• 292
  • 25 Feb 2022
Topic Review
Treatment of Hepatocellular Carcinoma
Hepatocellular carcinoma (HCC) is the predominant form of primary liver cancer, the fifth most frequently diagnosed cancer in men and the eighth most frequently diagnosed cancer in women in the United States. It is also the fourth leading cause of cancer-related death in developed countries.
  • 188
  • 25 Apr 2021
Topic Review
Transarterial Chemoembolization for Hepatocellular Carcinoma
Hepatocellular carcinoma (HCC) is the most common primary liver malignancy. It is principally associated with liver cirrhosis and chronic liver disease. The major risk factors for the development of HCC include viral infections (HBV, HCV), alcoholic liver disease (ALD,) and non-alcoholic fatty liver disease (NAFLD). The optimal treatment choice is dictated by multiple variables such as tumor burden, liver function, and patient’s health status. Surgical resection, transplantation, ablation, transarterial chemoembolization (TACE), and systemic therapy are potentially useful treatment strategies. TACE is considered the first-line treatment for patients with intermediate stage HCC. 
  • 430
  • 24 Mar 2022
Topic Review
Tissue Senescence Reversing Techniques Modalities
Senescent cells and fibrosis are important components that impact the regenerative capacity of skin, particularly when considering chronic non-healing wounds. Anoderm and perianal fistulas in the setting of Crohn’s disease are clinically pathophysiological extremes with consequently different healing processes which impact treatment modalities.
  • 94
  • 27 Feb 2023
Topic Review
Thrombin-Gelatin Matrix in Breast Tumor Hemostasis
Improved hemostasis during acute bleeding and a trend to prevent hematoma were observed after the TGM injection. TGM could be an alternative method to achieve better post-VABB hemostasis.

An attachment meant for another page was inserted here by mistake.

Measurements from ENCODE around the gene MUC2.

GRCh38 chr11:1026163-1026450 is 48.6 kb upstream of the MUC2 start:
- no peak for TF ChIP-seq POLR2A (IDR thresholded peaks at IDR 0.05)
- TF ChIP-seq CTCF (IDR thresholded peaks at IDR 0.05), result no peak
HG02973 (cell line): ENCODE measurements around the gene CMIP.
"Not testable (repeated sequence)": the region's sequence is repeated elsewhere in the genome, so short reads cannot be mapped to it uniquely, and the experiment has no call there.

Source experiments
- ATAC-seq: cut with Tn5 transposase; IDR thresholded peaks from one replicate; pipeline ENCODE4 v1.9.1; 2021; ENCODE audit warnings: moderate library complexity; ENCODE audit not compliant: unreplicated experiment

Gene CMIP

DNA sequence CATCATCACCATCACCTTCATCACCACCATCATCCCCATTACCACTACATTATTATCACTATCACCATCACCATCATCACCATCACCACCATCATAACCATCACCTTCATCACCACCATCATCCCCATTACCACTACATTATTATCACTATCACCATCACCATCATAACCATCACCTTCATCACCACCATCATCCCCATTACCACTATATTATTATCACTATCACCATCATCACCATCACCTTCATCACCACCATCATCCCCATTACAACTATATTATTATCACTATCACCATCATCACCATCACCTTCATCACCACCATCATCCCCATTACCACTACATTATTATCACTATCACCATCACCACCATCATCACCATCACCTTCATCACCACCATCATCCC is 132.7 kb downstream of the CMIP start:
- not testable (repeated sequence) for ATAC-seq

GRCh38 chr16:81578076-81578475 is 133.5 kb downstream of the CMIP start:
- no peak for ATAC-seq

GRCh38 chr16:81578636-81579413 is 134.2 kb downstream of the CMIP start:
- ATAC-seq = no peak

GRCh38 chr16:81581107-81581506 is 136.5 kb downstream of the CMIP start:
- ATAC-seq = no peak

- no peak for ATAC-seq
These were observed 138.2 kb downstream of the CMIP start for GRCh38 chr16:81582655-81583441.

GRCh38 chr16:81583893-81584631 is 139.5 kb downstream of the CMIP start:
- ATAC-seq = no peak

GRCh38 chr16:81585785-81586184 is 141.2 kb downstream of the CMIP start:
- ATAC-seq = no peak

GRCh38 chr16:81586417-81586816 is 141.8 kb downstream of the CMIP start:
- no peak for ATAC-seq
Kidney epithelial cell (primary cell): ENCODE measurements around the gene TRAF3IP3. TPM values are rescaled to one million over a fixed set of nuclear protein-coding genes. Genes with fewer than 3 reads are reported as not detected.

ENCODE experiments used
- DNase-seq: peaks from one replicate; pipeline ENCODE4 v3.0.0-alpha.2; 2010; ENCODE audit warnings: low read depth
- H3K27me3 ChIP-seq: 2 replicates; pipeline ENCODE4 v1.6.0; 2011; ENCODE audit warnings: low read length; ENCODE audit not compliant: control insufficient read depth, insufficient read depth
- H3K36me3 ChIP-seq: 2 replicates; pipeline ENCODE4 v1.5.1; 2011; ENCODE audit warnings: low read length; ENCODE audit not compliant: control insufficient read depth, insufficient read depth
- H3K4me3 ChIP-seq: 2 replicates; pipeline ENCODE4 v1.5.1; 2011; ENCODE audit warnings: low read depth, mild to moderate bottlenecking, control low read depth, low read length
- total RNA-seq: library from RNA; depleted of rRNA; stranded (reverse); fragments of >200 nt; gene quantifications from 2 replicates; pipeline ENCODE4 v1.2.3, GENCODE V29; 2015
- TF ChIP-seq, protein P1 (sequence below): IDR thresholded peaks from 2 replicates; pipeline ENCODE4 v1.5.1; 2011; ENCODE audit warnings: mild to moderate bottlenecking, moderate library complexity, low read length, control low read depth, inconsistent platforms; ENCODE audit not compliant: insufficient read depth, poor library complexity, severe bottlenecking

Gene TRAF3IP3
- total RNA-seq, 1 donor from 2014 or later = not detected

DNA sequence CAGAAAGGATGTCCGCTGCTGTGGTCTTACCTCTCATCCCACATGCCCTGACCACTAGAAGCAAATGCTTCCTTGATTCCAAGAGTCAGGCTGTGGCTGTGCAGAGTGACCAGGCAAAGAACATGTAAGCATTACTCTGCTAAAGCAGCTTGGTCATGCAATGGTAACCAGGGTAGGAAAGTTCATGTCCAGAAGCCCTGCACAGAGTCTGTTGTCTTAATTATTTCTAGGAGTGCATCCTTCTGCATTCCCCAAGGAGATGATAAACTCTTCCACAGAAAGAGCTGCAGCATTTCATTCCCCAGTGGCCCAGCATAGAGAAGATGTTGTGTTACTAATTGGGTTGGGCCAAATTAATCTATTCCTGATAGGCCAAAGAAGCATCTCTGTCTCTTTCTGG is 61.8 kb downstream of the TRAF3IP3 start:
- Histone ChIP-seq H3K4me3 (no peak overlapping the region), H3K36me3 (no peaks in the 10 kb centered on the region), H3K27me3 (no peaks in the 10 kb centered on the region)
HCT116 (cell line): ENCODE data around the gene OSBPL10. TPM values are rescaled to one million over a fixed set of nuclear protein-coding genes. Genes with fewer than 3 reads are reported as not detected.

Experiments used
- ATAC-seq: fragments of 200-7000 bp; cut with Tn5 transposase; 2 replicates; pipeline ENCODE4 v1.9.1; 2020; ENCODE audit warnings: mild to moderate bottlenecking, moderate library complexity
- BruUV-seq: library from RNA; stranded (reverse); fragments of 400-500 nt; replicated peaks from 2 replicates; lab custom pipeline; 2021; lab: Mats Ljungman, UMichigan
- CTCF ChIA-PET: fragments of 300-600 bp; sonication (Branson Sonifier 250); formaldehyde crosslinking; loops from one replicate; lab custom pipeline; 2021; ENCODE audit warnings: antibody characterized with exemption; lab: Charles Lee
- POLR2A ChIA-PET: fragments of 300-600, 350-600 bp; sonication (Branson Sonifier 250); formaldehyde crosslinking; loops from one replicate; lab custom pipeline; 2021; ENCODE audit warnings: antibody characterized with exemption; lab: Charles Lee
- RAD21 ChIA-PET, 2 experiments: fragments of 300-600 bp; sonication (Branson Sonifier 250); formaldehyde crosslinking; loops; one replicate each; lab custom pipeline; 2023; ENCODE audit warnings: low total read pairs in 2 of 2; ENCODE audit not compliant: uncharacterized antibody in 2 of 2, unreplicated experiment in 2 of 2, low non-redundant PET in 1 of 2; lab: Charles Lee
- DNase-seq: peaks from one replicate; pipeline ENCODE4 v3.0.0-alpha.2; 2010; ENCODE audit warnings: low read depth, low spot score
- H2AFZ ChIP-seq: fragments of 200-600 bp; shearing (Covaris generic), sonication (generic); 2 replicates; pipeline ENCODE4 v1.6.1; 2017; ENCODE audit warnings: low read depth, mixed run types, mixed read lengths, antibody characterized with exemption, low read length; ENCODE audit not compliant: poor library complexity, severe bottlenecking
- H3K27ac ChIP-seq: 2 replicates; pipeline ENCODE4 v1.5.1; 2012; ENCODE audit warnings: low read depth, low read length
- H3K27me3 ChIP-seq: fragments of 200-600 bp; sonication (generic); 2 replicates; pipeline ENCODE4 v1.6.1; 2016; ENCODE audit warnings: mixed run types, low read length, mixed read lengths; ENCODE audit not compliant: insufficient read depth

• 198
  • 02 Mar 2022
Topic Review
The History of Blood Vessel Anastomosis
Surgical technique and technology frequently coevolve. The brief history of blood vessel anastomosis is full of famous names. While the techniques pioneered by these surgeons have been well described, the technology that facilitated their advancements and their inventors deserve recognition. The mass production of laboratory microscopes in the mid-1800s allowed for an explosion of interest in tissue histology. This improved understanding of vascular physiology and thrombosis laid the groundwork for Carrel and Guthrie to report some of the first successful vascular anastomoses. In 1916, McLean discovered heparin. Twenty-four years later, Gordon Murray found that it could prevent thrombosis when performing end-to-end anastomosis. These discoveries paved the way for the first-in-human kidney transplantations. Otolaryngologists Nylen and Holmgren were the first to bring the laboratory microscope into the operating room, but Jacobson was the first to apply these techniques to microvascular anastomosis. His first successful attempt in 1960 and the subsequent development of microsurgical tools allowed for an explosion of interest in microsurgery, and several decades of innovation followed.
  • 321
  • 15 Mar 2022